Lastly, several comments regarding all of our sentiment indicators. In aggregate, they are neutral, and this seems to reflect the current neutral market environment. The "dumb money" indicator (figure 2) is neutral but heading towards a bull signal. The "smart money" (figure 3) is modestly bullish but not in an extreme way. The Rydex asset data (not shown) continues to rollover and shows that money is leaving the markets. It should be noted that these investors have had a good track record over the past 4 years. The $VIX is rolling over suggesting lower prices. There is no consensus amongst the indicators.

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The Sentimeter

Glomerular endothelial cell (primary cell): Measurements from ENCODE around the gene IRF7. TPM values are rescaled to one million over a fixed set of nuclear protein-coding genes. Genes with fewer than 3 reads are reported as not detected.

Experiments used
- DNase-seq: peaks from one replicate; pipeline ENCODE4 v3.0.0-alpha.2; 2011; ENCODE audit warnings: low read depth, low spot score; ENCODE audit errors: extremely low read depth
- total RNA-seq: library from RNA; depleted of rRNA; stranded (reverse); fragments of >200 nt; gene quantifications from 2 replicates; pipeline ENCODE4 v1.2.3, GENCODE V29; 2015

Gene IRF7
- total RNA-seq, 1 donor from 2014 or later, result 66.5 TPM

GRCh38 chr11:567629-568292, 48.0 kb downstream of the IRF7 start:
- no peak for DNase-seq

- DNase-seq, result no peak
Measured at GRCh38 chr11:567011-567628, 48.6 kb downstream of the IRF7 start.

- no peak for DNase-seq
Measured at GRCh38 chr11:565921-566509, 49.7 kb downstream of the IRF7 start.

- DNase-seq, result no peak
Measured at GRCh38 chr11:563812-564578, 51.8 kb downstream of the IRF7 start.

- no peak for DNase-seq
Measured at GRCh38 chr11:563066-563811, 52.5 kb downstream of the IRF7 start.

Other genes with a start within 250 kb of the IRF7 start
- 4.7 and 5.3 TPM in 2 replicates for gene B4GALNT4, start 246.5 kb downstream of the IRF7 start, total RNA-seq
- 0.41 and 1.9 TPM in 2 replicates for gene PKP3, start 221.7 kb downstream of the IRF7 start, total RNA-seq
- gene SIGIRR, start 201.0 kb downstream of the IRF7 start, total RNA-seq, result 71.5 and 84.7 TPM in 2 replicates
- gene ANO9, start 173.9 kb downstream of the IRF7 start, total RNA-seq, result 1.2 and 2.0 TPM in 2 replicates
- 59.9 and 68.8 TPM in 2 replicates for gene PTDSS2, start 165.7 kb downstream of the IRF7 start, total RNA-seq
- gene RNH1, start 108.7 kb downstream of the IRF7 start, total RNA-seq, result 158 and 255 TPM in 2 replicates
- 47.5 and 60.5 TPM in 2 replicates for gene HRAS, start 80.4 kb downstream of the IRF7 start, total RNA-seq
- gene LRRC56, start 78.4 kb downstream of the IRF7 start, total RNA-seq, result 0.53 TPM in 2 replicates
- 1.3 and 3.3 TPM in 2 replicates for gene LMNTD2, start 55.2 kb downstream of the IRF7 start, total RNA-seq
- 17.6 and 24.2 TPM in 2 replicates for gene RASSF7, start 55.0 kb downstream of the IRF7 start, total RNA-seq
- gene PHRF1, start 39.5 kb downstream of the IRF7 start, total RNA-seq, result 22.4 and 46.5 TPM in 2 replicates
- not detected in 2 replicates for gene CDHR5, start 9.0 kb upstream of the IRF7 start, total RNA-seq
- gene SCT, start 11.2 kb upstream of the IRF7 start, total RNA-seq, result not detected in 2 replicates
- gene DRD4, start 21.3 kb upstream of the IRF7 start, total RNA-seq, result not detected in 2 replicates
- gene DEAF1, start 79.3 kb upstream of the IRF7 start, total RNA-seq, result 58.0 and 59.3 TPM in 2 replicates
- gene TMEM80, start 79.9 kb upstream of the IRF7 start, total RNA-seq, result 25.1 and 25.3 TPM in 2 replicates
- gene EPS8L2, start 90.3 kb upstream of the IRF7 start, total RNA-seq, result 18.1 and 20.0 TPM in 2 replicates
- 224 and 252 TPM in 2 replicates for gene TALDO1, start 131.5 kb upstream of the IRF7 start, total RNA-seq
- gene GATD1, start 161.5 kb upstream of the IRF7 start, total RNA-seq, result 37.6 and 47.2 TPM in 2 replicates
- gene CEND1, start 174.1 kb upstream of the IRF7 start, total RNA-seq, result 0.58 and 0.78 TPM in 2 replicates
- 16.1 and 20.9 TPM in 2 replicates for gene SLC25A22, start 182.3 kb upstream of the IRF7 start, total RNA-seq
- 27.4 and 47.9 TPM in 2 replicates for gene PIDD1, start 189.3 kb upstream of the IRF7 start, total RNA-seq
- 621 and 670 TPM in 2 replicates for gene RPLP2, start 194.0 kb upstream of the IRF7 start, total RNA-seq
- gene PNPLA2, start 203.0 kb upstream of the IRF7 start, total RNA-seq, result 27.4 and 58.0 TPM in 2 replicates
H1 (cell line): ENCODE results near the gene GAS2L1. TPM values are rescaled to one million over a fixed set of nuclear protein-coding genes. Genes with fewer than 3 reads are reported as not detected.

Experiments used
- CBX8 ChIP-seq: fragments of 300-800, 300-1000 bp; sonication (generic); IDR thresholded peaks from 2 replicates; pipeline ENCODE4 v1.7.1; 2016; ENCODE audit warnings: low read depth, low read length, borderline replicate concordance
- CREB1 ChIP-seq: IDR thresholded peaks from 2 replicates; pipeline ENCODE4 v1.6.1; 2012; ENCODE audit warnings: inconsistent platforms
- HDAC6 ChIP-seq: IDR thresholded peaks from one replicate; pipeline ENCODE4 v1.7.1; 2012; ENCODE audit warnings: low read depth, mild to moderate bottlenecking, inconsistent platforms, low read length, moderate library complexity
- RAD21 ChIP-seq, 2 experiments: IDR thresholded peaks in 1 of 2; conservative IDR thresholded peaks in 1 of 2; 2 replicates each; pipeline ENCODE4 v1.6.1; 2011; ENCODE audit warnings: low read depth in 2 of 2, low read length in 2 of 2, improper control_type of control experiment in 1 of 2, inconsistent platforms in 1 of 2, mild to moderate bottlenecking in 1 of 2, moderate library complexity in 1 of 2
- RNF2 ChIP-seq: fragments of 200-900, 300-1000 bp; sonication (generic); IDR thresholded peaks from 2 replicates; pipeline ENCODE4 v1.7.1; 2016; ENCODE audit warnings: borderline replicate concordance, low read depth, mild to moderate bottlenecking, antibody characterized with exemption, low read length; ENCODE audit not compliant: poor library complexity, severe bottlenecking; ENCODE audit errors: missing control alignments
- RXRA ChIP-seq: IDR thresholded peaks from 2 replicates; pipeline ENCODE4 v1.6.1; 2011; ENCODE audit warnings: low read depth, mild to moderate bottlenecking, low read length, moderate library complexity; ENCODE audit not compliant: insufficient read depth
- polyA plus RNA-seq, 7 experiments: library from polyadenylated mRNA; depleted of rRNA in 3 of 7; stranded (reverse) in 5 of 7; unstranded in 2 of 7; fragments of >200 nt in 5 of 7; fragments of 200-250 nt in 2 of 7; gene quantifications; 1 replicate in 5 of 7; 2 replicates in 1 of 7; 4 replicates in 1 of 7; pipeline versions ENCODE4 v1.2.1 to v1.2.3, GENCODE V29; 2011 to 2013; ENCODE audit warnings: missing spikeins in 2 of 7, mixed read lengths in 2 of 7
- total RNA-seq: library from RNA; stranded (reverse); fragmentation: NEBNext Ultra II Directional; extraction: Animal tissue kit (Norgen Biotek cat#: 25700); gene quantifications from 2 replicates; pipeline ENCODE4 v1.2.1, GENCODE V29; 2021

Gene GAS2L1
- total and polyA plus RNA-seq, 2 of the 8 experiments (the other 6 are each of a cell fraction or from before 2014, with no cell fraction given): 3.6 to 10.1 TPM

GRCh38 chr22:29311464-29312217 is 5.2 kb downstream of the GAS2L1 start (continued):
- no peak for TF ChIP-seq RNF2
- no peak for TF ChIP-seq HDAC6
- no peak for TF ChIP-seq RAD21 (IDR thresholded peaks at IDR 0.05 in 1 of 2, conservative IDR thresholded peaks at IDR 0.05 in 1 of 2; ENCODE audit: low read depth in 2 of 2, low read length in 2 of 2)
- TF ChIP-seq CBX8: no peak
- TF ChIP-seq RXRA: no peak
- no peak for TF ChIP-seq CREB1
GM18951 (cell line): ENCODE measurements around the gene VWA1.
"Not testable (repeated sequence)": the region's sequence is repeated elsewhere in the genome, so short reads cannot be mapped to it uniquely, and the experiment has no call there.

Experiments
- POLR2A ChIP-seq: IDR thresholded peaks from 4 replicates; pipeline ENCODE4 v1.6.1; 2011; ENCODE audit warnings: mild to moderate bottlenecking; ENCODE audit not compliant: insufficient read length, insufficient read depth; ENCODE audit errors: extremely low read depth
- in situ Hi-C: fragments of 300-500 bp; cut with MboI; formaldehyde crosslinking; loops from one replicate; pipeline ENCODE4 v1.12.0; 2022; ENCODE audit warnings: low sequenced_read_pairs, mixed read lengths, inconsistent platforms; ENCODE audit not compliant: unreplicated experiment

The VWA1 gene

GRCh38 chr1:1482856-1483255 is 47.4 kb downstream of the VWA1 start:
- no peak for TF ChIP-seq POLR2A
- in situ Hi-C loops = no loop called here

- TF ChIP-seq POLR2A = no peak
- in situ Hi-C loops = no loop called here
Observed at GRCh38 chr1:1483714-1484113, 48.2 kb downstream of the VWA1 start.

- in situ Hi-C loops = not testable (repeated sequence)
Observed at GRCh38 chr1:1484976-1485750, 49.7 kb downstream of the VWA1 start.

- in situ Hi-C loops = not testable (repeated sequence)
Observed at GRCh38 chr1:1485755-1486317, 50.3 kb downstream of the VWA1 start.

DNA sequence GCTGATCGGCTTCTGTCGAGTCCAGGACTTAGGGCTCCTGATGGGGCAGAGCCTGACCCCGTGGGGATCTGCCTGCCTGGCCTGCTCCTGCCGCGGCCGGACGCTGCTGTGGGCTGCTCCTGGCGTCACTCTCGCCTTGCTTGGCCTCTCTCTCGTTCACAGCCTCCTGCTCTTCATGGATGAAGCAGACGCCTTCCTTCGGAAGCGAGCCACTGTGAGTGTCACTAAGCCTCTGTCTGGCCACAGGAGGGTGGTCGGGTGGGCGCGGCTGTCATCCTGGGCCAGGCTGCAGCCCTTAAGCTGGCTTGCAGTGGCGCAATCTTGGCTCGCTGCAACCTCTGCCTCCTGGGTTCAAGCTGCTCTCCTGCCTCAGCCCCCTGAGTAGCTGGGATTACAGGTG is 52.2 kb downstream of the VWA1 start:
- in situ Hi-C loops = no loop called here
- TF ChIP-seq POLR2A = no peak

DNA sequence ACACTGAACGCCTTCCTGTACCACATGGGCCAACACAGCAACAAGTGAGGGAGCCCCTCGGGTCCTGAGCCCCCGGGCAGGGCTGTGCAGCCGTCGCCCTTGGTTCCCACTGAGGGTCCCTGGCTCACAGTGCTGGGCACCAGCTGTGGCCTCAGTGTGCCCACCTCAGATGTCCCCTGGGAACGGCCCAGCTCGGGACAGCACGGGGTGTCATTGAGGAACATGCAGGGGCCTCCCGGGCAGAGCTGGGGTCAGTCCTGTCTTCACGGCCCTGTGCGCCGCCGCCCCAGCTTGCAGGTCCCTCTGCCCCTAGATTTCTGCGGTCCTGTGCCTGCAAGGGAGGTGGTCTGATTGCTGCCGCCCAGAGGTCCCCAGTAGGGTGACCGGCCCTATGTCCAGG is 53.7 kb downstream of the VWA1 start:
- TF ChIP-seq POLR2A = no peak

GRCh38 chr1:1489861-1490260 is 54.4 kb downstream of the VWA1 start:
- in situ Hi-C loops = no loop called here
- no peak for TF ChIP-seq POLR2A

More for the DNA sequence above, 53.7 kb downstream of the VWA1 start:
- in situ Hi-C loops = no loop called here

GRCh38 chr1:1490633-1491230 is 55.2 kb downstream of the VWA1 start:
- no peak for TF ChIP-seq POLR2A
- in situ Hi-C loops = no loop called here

Figure 1 is our composite sentiment indicator. This is the data behind the “Sentimeter". This is our most comprehensive equity market sentiment indicator, and it is constructed from 10 different variables that assess investor sentiment and behavior. It utilizes opinion data (i.e., Investors Intelligence) as well as asset data and money flows (i.e., Rydex and insider buying). The indicator goes back to 2004. (Editor’s note: Subscribers to the TacticalBeta Gold Service have this data available for download.) This composite sentiment indicator moved to its most extreme position 10 weeks ago, and prior extremes since the 2009 are noted with the pink vertical bars. The March, 2010, February, 2011, and February, 2012 signals were spot on — warning of a market top. The November, 2010 and December, 2012 signals were failures in the sense that prices continued significantly higher. The current reading is neutral.